Sometimes it is good to read an article that serves as a reminder of what can happen when a company fails to do things the “right way.” In fact, many plaintiff’s lawyers attempt to paint trucking companies like “bad eggs,” even if they set out to do everything correctly. This is certainly a cautionary tale of what can go wrong when poor decisions are made.
In May 2015, Lauro Lozano, Jr. drove trucks for Jorge and Silvia Marin and the trucking companies that the Marins controlled. On completion of a delivery in San Antonio, Lozano returned to the truck yard in McAllen, Texas. Given the amount of driving, Lozano was required to take a minimum of 34 hours of rest pursuant to federal regulations. After being home for a couple of hours, Lozano received a phone call from Jorge Marin saying he needed another load delivered. Lozano indicated he had only just returned home from a previous job, needed more rest, and could not safely drive another trip at that time.
Marin told Lozano to alter his logbook to make it look as if he had taken the full 34-hour rest break required by law. He then instructed Lozano to go to the yard in the morning to run the load to Maryland. According to his lawsuit, Lozano was worried he would lose his job if he failed to comply. Therefore, he returned to the yard at 5:00 A.M. the next morning, grabbed his truck, and headed east for Maryland as instructed.
After a couple of days, as he was passing through Alabama, Lozano fell asleep at the wheel. He rear-ended another tractor-trailer, and the accident left Lozano with severe injuries. He sued the three trucking companies controlled by the Marins for negligence.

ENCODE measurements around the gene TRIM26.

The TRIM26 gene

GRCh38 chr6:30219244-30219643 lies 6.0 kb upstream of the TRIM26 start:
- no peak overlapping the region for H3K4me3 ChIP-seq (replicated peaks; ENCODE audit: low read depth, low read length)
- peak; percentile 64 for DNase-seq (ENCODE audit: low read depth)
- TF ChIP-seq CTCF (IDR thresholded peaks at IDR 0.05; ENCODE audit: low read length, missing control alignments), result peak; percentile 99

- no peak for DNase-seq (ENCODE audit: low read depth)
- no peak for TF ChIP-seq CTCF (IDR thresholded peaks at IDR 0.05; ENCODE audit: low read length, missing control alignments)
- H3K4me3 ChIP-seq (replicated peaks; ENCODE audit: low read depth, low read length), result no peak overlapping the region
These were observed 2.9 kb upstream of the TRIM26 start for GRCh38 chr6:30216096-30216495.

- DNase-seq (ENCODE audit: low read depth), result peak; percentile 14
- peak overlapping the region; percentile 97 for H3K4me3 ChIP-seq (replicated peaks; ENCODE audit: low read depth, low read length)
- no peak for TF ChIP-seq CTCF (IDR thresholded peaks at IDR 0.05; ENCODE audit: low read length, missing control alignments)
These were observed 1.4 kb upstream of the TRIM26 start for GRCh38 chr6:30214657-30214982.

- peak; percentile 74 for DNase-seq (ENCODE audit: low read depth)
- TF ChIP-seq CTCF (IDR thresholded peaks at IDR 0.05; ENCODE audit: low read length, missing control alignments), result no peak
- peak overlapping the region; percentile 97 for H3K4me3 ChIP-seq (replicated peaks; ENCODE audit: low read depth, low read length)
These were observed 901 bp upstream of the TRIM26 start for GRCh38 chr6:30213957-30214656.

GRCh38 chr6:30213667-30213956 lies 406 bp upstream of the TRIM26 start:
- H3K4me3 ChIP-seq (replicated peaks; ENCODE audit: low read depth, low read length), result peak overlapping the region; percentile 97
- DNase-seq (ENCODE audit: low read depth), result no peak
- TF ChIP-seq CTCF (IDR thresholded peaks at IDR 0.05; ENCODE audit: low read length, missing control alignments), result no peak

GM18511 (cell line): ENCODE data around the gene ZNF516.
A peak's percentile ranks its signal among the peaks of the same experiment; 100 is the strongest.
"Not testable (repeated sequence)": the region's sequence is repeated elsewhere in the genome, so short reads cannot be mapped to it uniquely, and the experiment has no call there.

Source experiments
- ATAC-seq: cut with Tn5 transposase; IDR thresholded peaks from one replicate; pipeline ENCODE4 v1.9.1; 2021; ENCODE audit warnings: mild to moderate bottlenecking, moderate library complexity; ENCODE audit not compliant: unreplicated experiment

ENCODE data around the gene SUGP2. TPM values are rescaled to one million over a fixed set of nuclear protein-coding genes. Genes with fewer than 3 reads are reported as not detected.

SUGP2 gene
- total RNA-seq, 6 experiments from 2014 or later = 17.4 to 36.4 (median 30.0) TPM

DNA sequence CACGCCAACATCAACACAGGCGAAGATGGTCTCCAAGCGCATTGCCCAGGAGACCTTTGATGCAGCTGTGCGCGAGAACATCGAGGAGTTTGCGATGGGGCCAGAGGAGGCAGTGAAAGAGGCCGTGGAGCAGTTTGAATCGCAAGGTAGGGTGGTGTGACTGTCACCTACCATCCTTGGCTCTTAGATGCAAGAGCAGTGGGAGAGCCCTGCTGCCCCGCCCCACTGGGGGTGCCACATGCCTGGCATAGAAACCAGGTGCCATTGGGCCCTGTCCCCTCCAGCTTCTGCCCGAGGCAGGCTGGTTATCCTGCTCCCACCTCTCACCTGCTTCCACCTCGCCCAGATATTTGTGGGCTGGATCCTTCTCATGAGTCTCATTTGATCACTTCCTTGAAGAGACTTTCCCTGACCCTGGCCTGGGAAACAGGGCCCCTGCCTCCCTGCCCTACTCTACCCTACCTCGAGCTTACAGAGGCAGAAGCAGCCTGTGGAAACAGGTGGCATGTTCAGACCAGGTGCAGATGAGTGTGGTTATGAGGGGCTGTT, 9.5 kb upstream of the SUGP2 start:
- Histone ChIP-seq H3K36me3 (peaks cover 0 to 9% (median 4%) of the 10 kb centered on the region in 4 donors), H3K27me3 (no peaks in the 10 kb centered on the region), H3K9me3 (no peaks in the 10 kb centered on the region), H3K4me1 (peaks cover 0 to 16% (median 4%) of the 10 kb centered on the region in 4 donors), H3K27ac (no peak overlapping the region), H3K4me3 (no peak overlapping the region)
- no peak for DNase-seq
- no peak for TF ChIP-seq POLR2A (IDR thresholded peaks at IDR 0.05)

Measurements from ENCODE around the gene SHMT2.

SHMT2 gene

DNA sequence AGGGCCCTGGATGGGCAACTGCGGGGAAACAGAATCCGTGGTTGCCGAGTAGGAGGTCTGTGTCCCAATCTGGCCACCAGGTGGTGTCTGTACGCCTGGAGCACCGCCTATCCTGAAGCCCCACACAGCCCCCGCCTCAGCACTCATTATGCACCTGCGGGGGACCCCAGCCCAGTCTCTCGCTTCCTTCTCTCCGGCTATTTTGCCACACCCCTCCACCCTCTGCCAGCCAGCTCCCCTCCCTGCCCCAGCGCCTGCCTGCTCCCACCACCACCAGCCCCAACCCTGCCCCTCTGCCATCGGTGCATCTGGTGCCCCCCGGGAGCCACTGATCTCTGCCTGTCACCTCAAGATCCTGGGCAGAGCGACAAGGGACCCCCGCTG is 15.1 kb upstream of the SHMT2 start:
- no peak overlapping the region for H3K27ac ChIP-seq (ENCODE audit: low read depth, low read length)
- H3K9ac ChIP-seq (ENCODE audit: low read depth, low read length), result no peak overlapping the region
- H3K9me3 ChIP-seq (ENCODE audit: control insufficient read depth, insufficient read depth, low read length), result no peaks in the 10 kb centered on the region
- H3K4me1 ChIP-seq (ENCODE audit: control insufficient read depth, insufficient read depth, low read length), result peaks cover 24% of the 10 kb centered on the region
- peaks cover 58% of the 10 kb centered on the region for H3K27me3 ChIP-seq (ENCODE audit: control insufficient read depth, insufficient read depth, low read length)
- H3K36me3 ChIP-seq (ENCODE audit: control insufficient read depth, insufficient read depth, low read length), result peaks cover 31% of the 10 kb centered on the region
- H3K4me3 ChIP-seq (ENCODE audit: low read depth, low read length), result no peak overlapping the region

At trial, Lozano was able to put forth evidence that the Marins, on multiple occasions, sent drivers on cross-country trips when they were fatigued and overworked. Multiple company drivers testified that the Marins required them to drive in excess of the hours of service regulations. Additionally, multiple drivers testified that they were asked to falsify logbooks to cover up the hours of service violations.
As one can imagine, this course of conduct did not play well with the jury. First, Lozano was awarded more than $5 million in compensatory damages for his injuries and pain and suffering. Additionally, each trucking company was hit with $25 million in punitive damages for the conduct of the Marins. Therefore, Lozano was awarded $80 million in damages for an accident in which he fell asleep and rear-ended another truck, and that was all because his bosses asked him to drive when he should not have been, compounded by falsifying records.
If you have any questions about federal rules and regulations regarding your drivers, or any other questions pertaining to transportation law, please contact Steve Setliff (firstname.lastname@example.org) at (804) 377-1261.